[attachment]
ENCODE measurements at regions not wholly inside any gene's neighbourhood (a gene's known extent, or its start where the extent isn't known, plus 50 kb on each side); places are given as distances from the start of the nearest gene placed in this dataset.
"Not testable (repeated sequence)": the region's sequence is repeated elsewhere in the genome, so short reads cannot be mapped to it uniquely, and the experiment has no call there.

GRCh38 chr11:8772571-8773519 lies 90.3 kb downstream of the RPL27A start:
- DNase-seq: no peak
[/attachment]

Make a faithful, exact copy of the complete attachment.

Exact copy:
ENCODE measurements at regions not wholly inside any gene's neighbourhood (a gene's known extent, or its start where the extent isn't known, plus 50 kb on each side); places are given as distances from the start of the nearest gene placed in this dataset.
"Not testable (repeated sequence)": the region's sequence is repeated elsewhere in the genome, so short reads cannot be mapped to it uniquely, and the experiment has no call there.

GRCh38 chr11:8772571-8773519 lies 90.3 kb downstream of the RPL27A start:
- DNase-seq: no peak